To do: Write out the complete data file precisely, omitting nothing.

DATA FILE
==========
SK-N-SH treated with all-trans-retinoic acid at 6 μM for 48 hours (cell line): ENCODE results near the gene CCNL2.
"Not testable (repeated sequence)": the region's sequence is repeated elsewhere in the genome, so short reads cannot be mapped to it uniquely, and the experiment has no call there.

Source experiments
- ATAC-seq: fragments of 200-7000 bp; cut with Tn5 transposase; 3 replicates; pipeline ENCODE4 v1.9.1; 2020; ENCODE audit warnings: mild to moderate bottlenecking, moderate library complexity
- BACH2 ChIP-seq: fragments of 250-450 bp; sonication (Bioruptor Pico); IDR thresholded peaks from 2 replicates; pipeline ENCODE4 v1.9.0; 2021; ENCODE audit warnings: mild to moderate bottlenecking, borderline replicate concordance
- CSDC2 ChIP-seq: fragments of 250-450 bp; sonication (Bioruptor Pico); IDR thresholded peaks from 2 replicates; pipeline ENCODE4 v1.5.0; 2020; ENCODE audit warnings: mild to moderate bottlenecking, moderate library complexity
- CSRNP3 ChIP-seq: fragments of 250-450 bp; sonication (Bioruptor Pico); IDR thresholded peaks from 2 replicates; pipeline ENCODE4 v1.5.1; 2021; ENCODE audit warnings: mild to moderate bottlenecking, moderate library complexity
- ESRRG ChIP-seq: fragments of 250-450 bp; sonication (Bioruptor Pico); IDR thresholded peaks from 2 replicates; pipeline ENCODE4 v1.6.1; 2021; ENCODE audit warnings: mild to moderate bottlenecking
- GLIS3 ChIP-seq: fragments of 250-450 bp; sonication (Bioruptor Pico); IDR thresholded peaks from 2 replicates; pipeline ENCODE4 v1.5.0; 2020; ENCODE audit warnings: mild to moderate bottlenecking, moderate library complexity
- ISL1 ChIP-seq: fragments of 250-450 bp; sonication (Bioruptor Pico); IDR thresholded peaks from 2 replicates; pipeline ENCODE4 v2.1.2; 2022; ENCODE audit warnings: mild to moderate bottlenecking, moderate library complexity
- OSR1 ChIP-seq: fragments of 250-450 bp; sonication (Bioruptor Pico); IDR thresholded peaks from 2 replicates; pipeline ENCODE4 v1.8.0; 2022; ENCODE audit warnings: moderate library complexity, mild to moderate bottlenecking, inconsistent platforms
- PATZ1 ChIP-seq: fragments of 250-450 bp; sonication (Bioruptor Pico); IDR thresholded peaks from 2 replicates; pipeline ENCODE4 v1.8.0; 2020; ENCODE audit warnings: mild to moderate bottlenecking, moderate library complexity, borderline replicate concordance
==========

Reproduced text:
SK-N-SH treated with all-trans-retinoic acid at 6 μM for 48 hours (cell line): ENCODE results near the gene CCNL2.
"Not testable (repeated sequence)": the region's sequence is repeated elsewhere in the genome, so short reads cannot be mapped to it uniquely, and the experiment has no call there.

Source experiments
- ATAC-seq: fragments of 200-7000 bp; cut with Tn5 transposase; 3 replicates; pipeline ENCODE4 v1.9.1; 2020; ENCODE audit warnings: mild to moderate bottlenecking, moderate library complexity
- BACH2 ChIP-seq: fragments of 250-450 bp; sonication (Bioruptor Pico); IDR thresholded peaks from 2 replicates; pipeline ENCODE4 v1.9.0; 2021; ENCODE audit warnings: mild to moderate bottlenecking, borderline replicate concordance
- CSDC2 ChIP-seq: fragments of 250-450 bp; sonication (Bioruptor Pico); IDR thresholded peaks from 2 replicates; pipeline ENCODE4 v1.5.0; 2020; ENCODE audit warnings: mild to moderate bottlenecking, moderate library complexity
- CSRNP3 ChIP-seq: fragments of 250-450 bp; sonication (Bioruptor Pico); IDR thresholded peaks from 2 replicates; pipeline ENCODE4 v1.5.1; 2021; ENCODE audit warnings: mild to moderate bottlenecking, moderate library complexity
- ESRRG ChIP-seq: fragments of 250-450 bp; sonication (Bioruptor Pico); IDR thresholded peaks from 2 replicates; pipeline ENCODE4 v1.6.1; 2021; ENCODE audit warnings: mild to moderate bottlenecking
- GLIS3 ChIP-seq: fragments of 250-450 bp; sonication (Bioruptor Pico); IDR thresholded peaks from 2 replicates; pipeline ENCODE4 v1.5.0; 2020; ENCODE audit warnings: mild to moderate bottlenecking, moderate library complexity
- ISL1 ChIP-seq: fragments of 250-450 bp; sonication (Bioruptor Pico); IDR thresholded peaks from 2 replicates; pipeline ENCODE4 v2.1.2; 2022; ENCODE audit warnings: mild to moderate bottlenecking, moderate library complexity
- OSR1 ChIP-seq: fragments of 250-450 bp; sonication (Bioruptor Pico); IDR thresholded peaks from 2 replicates; pipeline ENCODE4 v1.8.0; 2022; ENCODE audit warnings: moderate library complexity, mild to moderate bottlenecking, inconsistent platforms
- PATZ1 ChIP-seq: fragments of 250-450 bp; sonication (Bioruptor Pico); IDR thresholded peaks from 2 replicates; pipeline ENCODE4 v1.8.0; 2020; ENCODE audit warnings: mild to moderate bottlenecking, moderate library complexity, borderline replicate concordance